The past two years have seen the biggest swings in oil prices in 14 years, which have baffled markets, investors, and traders due to geopolitical tensions and the shift towards clean energy.
What’s up with the US stock market?
2019-11-11 • Updated
After the rough February and March, S&P 500 had been enjoying the period of steady growth, until it was hit by a selloff in October. American key stock index has lost more than 7% this month. VIX Index, which is measuring volatility, has doubled. Why did this happen, what to expect and how can this affect currency traders?
The reasons for the crash
Looking back, we can think of a number of reasons for the selloff.
- Tightening policy of the Federal Reserve. Interest rates in the United States go up and the Fed let the market know that it will continue hiking rates next year. Higher interest rates mean that borrowing will become more expensive for US companies. Hence, the negative impact on stocks.
- Continued trade tensions. So far, no end of the mutual tariff blows between the United States and China is in sight. This creates uncertainty and is bad for business.
- The bumpy earnings season. Investors had high expectations for the financial reports of American companies. While some of them turned out to be strong (Twitter, Microsoft, and Tesla), there were disappointments (Amazon.com Inc. and Alphabet Inc.). What’s more, concerns are now spreading about the fate of earnings in 2019.
- Political tensions in America. The US midterm election will take place on November 6, and the pressure is rising. Will the Republicans retain power in the Congress? The big question.
- Weak housing data. There are worries that rising prices will hamper US economic growth.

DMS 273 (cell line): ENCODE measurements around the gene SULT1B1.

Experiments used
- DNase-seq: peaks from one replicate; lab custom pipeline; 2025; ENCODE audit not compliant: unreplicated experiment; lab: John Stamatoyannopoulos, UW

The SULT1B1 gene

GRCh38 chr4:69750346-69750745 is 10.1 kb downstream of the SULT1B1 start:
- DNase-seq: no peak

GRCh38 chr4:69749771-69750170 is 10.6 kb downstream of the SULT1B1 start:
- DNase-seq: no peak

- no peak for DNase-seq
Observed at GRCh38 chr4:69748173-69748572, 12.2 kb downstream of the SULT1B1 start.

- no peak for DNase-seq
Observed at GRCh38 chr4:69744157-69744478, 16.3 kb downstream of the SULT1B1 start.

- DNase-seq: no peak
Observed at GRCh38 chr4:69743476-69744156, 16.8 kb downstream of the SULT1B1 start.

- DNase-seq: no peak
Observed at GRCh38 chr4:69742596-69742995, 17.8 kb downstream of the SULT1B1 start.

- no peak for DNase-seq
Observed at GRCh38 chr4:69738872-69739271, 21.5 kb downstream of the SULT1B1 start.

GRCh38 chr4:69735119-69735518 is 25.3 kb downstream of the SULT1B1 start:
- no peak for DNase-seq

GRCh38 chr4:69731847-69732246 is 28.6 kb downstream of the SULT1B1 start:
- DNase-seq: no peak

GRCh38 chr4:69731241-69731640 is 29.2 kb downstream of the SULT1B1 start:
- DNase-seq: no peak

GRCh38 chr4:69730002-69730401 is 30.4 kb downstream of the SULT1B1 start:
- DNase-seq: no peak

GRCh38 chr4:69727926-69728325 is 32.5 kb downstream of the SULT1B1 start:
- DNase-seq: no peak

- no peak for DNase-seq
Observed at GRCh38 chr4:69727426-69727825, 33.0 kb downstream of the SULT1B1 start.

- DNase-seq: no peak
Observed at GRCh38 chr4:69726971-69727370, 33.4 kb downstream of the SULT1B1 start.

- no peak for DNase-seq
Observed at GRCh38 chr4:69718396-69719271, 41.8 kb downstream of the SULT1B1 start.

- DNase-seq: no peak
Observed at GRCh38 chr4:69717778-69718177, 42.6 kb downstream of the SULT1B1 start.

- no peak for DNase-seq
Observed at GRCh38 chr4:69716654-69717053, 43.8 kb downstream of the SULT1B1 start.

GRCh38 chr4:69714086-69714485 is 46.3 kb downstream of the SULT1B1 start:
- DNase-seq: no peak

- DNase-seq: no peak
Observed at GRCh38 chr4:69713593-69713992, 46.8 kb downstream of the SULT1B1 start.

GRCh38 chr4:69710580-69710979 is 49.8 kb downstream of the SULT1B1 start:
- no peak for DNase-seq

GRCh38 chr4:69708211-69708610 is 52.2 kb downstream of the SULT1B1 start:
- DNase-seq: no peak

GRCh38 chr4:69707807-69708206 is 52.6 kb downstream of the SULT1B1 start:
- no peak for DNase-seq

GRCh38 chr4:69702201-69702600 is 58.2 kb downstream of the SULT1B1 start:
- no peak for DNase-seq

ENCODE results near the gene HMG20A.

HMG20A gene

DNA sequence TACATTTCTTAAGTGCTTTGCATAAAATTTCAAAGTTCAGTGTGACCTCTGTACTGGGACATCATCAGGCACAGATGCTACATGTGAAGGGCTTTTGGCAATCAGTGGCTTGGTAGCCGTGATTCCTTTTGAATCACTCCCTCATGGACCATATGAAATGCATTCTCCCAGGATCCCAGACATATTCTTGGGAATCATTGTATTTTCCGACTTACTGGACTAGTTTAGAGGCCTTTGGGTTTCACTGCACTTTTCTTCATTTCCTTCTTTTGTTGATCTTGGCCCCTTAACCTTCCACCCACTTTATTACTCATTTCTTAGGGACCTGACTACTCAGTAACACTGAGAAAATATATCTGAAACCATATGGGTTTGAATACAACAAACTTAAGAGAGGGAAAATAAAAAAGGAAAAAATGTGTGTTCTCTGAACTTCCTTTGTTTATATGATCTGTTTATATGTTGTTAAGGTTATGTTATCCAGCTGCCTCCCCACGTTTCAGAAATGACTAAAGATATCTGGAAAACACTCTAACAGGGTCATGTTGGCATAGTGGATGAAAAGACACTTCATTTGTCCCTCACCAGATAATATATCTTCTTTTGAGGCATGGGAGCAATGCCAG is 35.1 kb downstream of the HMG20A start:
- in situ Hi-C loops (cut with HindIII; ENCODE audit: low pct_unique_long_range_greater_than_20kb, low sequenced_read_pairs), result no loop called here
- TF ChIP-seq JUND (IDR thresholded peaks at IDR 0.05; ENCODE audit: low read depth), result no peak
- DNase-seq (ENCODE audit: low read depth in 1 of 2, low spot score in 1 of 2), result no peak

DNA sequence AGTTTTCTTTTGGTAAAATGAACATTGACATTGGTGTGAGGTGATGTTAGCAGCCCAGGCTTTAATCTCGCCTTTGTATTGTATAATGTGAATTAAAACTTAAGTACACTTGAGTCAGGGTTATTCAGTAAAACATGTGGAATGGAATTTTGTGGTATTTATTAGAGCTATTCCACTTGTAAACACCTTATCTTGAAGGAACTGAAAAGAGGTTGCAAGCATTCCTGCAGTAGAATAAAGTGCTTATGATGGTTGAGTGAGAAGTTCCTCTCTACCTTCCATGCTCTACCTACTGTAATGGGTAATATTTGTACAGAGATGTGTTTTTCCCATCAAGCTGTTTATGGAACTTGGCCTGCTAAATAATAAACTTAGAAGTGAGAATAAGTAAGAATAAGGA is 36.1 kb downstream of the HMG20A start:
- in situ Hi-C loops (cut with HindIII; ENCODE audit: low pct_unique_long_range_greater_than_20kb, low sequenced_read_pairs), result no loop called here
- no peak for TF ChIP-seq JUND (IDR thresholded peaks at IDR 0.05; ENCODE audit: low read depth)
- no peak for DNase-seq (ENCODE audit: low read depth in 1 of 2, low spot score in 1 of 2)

- Disappointing global growth. America is not alone in the world, and problems elsewhere may hurt it.
US stocks were overbought after an uptrend and that encouraged traders to take profit and close their bullish positions.
S&P 500 settled below 50-week MA and 200-day MA. This is a bad sign. Some analysts started talking about a bear market. Technically the index looks vulnerable for a decline to 2,575 (100-week MA) and 2,530 (2018 lows). Analysts at Morgan Stanley expect S&P 500 index to fall to between 2,450 and 2,500 in 6-8 weeks. Buyers need to push S&P 500 above 2,700/2,750 to restore the uptrend.
On the positive side, there’s an observation that during the last 5 years S&P 500 has often found support when the P/E ratio (a price/earnings coefficient) declined to 15. This logic places support to 2,615, the nearby area. However, it's possible to count the P/E ratio on the basis of different earnings forecasts, so this argument shouldn't be regarded too eagerly.
The latest news is that US GDP growth turned out to be bigger than expected in Q3. American economic growth is propelled by President Donald Trump's tax cuts. S&P reacted positively. Let’s see whether this is enough to make investors start buying stocks once again.
Impact on the USD
The dynamics of the stock market gives a good indication of investors’ risk sentiment and thus influence the currency market.
The correlation between the US stock market and the USD changes from time to time. Last year, S&P 500 and the USD index were moving in inverse directions. During the most part of 2018, on the contrary, the indexes went up in tandem. Everything depends on whether investors concentrate on the strong economy and buy both stocks and bonds (pushing up the USD value), or on the downsides of higher interest rates and sell stocks, but buy bonds and the USD.
For now, it seemed that the performance of the American stock market is regarded more as a proxy of the US economic health. A rebound in S&P would be positive for the USD, while a further decline in stocks may stem the rise of the dollar without weakening it.
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